December 01, 2015
Upper back pain
Simple steps can help
That aching pain in your back just doesn't seem to go away. It's not in your lower back, but it's not all the way up in your neck, either. It seems to have settled around the middle of your back, between your shoulder blades.
Upper and middle back (thoracic) pain isn't as common as lower back (lumbar) and neck (cervical) pain, but can still be troublesome. A number of factors can cause upper back pain — a few are serious — but most are related to the way in which you carry yourself and how you sit for extended periods.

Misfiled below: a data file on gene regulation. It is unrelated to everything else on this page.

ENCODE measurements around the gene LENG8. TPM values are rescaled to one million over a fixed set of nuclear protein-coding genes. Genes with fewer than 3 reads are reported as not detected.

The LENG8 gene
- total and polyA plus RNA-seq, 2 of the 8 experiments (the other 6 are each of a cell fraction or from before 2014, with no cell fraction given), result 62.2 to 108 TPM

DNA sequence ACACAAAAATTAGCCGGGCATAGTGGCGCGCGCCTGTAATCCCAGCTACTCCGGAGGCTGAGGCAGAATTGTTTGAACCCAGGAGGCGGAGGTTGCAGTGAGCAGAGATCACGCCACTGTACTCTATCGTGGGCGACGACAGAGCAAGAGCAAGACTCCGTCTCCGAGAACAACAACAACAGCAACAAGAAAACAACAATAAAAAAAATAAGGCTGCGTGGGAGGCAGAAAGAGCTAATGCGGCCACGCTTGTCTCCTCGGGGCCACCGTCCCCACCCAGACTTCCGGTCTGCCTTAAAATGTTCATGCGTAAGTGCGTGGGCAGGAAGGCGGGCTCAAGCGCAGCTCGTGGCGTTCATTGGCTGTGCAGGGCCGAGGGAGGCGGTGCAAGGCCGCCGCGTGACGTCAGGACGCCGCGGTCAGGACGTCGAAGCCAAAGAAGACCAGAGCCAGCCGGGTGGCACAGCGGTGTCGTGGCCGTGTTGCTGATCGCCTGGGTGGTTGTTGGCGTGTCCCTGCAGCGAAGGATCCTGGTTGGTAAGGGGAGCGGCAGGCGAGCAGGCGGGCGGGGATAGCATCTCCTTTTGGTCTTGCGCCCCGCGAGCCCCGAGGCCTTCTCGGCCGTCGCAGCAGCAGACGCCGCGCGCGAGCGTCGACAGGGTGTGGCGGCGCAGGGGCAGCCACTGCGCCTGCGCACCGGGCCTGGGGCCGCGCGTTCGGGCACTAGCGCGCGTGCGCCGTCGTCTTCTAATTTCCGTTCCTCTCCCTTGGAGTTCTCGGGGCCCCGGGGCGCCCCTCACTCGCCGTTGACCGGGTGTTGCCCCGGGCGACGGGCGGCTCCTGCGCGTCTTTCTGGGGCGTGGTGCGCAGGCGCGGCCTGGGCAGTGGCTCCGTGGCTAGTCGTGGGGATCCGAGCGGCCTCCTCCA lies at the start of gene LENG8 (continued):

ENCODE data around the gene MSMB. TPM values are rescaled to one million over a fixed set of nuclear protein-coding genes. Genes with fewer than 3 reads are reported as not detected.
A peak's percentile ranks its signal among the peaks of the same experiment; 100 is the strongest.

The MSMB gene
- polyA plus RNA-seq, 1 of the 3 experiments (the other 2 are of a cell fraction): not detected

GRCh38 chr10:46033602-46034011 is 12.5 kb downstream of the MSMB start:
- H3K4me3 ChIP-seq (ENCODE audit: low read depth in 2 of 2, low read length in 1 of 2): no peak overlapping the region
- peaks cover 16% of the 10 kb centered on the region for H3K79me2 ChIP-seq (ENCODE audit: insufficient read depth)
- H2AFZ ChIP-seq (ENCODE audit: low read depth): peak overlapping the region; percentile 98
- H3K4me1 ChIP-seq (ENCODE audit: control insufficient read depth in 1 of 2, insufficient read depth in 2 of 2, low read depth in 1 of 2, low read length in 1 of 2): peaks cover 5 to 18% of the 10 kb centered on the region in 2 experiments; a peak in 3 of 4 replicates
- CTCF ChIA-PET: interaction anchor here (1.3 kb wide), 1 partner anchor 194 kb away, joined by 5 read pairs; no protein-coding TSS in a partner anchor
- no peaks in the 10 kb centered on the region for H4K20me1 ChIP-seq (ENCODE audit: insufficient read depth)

Anyone who's experienced back pain knows how it can make life difficult. Although back pain generally goes away within several weeks, sometimes it may linger for a few months. The good news is that simple therapies usually can help. But in some cases, you need to let your doctor know about your back pain so that you can rule out any underlying problems that might be causing it.
Sprains, strains and more
The most common cause of upper back pain is strained back muscles that have been overstretched or abnormally positioned by poor posture or too much sitting.
Spending too much time sitting anywhere without proper form — working at a craft, reading or watching TV in an armchair — can cause harm. Poor standing posture also can strain your back.
Overexerting the muscles in your upper and middle back or simply carrying too much tension in your upper...
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